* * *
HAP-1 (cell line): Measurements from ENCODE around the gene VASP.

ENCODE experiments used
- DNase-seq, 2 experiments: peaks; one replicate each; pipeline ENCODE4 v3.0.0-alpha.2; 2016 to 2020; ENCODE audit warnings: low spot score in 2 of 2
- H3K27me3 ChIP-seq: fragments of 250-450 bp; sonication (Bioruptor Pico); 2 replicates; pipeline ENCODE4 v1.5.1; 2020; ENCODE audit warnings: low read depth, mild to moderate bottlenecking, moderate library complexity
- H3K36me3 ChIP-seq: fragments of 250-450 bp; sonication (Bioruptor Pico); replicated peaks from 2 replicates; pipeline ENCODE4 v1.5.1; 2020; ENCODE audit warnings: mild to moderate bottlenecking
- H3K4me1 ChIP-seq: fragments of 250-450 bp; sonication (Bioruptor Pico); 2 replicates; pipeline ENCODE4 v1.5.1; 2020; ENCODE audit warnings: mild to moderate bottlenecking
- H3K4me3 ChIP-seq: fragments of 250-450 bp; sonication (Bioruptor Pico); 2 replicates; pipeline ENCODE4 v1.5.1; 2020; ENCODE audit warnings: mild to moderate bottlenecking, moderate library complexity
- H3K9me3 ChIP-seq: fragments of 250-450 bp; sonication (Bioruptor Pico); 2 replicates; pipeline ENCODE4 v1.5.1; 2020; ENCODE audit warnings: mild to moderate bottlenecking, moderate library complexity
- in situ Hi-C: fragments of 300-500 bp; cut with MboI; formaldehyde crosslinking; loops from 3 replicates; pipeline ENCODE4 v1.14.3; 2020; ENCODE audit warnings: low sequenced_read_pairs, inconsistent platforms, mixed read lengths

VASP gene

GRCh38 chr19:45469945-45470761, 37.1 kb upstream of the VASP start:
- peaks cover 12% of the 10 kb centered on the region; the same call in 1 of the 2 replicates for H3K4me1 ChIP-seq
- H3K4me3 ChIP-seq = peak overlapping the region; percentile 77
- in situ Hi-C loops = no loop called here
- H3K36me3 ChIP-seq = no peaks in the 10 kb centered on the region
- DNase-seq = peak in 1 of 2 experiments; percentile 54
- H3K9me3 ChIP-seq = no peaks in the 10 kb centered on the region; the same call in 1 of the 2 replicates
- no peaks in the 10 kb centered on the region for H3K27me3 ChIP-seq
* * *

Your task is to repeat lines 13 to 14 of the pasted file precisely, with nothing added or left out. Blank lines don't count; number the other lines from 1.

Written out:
- H3K4me3 ChIP-seq = peak overlapping the region; percentile 77
- in situ Hi-C loops = no loop called here